Preventive capacity of allergen immunotherapy on the natural history of allergy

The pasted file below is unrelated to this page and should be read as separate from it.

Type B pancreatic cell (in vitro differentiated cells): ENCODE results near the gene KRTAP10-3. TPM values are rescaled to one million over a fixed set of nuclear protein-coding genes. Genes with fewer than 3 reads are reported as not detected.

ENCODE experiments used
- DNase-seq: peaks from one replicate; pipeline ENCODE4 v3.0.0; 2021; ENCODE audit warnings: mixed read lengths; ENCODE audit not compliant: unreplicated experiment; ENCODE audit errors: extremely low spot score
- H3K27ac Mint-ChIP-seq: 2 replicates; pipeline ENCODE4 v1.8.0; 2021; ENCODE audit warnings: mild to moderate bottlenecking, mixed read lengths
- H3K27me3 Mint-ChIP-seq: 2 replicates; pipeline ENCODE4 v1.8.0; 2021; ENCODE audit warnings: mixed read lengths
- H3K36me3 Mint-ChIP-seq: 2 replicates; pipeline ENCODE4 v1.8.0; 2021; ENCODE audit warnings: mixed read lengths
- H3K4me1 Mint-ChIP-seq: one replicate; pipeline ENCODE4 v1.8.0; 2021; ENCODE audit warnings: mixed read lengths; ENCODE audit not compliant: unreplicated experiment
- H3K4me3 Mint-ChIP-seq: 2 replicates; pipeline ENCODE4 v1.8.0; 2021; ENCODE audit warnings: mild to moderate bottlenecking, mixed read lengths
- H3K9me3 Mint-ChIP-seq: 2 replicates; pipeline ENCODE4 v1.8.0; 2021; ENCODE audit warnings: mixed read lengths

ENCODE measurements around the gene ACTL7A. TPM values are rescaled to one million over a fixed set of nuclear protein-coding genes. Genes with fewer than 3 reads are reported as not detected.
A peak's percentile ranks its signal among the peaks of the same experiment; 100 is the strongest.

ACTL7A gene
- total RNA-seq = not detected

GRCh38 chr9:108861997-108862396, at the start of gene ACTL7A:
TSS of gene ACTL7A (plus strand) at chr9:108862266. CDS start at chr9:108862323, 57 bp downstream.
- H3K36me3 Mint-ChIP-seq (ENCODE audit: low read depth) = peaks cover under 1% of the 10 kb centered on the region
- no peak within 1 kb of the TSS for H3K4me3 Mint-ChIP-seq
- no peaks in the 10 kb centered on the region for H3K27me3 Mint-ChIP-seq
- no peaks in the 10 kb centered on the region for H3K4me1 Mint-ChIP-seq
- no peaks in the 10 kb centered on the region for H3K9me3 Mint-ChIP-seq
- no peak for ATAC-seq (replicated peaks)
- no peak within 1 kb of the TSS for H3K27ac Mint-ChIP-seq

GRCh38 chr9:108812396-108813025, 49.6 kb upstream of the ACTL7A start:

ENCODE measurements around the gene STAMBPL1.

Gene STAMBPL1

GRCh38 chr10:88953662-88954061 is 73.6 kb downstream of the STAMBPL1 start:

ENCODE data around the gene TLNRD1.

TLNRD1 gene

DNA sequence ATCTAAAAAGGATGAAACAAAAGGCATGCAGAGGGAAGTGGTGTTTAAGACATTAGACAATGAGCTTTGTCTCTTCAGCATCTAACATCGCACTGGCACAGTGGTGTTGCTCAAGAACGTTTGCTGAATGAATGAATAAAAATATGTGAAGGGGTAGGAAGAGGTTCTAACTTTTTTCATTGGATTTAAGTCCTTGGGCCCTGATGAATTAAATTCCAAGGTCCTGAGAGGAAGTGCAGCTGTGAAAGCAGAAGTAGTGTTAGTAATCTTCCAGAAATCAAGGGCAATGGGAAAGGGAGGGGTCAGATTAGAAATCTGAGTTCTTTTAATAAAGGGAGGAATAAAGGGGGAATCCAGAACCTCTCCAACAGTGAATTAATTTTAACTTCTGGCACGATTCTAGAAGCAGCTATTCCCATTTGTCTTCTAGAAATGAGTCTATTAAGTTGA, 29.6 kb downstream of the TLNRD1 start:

Allergen immunotherapy (AIT) is the practice of administering gradually increasing doses of the specific causative allergen to reduce the clinical reactivity of allergic subjects. A bulk of lit- erature demonstrates that AIT is an effective and safe treatment to reduce allergic symptoms and the use of drugs. The preventive capacity of AIT is less investigated. The studies thus far avail- able showed that this treatment, in both forms of subcutaneous immunotherapy (SCIT) and sublingual immunotherapy (SLIT) is able to prevent the development of asthma in patients with aller- gic rhinitis and the occurrence of new sensitizations in patients monosensitized. Such outcomes demonstrate the ability of AIT to change the natural history of respiratory allergy. Of particular importance, SCIT with Hymenoptera venom has an invaluable role in preventing potentially fatal anaphylactic reactions to the culprit sting in venom-allergic patients. Ongoing studies are aimed at evaluating the possible capacity of AIT in primary pre- vention of allergy. All these capabilities are related to the mecha- nisms of action of AIT. In fact, both SCIT and SLIT are able to modify the allergen presentation by dendritic cells that in turn modify the phenotype of allergen-specific T cells, switching from the Th2-type response, typical of allergic inflammation, to a Th1- type response. An important role is played by allergen-specific T regulatory (Treg) cells, which produce suppressive cytokines such as IL-10 and TGF-beta.